Dolly in the Snack Car, Okie J.R. Are Memories of Traveling on Amtrak

I traveled frequently with my family while growing up, but it wasn’t until recently that I discovered the pleasures of traveling alone. I use the term “”alone”” loosely; I wasn’t traveling with people I knew, but I was meeting people all the time. The people I met on the road were all very interesting to talk to.

Over winter break, I embarked on a train trip that took me across the United States and Canada. When I wasn’t sleeping on the train, I was sleeping in hostels. I have since fallen in love with these forms of traveling, primarily because they foster social interaction.

Trains and hostels are more interesting, stimulating and dollar-saving than the usual hotels and airplanes. Airplanes are filled with people traveling on business. They enter, sit and basically don’t get up until arrival. Sure it’s quick, but if I have the time, I would prefer to see the country. Hostels, like trains, are another great place to meet people. Strangers eat together, they drink together and talk with each other.

My first trip on Amtrak came at the end of last summer, when I spent two months in Chicago. Being a native of Chicago, I have flown between Chicago and San Diego several times a year since I was 4 years old. It was time to ditch flying and really see what lay between the two cities.

I set out on a Tuesday afternoon, and almost immediately met a guy named J.R. I was somewhat scared of him, as I later found out he had done time in San Quentin. But when I told him I was going to Oceanside, Calif., he got excited.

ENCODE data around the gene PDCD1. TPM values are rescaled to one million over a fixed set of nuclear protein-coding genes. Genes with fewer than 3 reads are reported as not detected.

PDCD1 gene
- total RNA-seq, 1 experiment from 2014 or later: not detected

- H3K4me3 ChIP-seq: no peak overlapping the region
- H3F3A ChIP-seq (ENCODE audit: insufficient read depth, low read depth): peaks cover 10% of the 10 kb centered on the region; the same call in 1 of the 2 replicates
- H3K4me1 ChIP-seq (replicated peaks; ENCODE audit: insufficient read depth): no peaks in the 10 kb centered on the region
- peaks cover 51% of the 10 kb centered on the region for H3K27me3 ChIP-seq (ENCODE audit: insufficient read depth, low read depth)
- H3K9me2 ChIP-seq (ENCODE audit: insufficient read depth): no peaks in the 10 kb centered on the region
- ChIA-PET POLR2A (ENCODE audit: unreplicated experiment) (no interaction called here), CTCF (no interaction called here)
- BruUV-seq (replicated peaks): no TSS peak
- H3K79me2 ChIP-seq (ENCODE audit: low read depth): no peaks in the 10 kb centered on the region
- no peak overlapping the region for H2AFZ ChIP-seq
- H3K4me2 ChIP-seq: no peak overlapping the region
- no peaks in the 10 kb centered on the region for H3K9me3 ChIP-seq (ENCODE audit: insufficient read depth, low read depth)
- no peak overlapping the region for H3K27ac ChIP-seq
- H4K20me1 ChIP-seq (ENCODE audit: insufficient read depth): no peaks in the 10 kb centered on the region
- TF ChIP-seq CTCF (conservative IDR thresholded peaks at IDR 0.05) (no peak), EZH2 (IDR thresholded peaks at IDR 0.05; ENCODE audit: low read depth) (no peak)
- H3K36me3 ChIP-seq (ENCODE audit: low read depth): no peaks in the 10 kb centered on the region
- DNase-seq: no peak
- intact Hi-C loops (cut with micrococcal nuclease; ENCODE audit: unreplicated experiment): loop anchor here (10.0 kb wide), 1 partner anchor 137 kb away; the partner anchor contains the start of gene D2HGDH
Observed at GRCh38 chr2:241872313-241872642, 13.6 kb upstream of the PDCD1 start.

He left Oceanside years ago to get away from his drug problem, stopped in Oklahoma, where his truck ran out of gas, and has lived there ever since.

The drug problem explained his San Quentin time, but it was obvious to me that the problem wasn’t entirely behind him. He once grimaced in pain while sitting down because he had a pipe in his back pocket. Not a tobacco pipe. “”Oops, you didn’t see that,”” he said to me as he moved it to his front pocket. I did see it, and later when he came out of the smoking lounge with some other people, I could tell that they had put the pipe to use.

I was surprised that someone would do such a thing on a train, but there was little doubt as to what had happened. They came out very amused at the most mundane things. Corn fields were entertaining to them. Train life was beginning to entertain me.

Often I am most interested in talking to train personnel. Apparently I am not the only one, as they seem to have heard many of my questions a thousand times before. I now know where the crew sleeps, how well they sleep, how their shifts are scheduled, what their favorite routes are and why, how fast the train travels, and even how often people commit suicide by lying on the rails. I found it a very interesting life, and so did many of them. I also found that not all Amtrak employees enjoy their jobs.

This winter, I traveled to Seattle, riding coach on Amtrak’s Coast Starlight. There were plenty of drunks on this two-day trip. Many started drinking in Los Angeles and didn’t stop until Dolly the snack car attendant closed the bar completely, much to everyone’s dismay.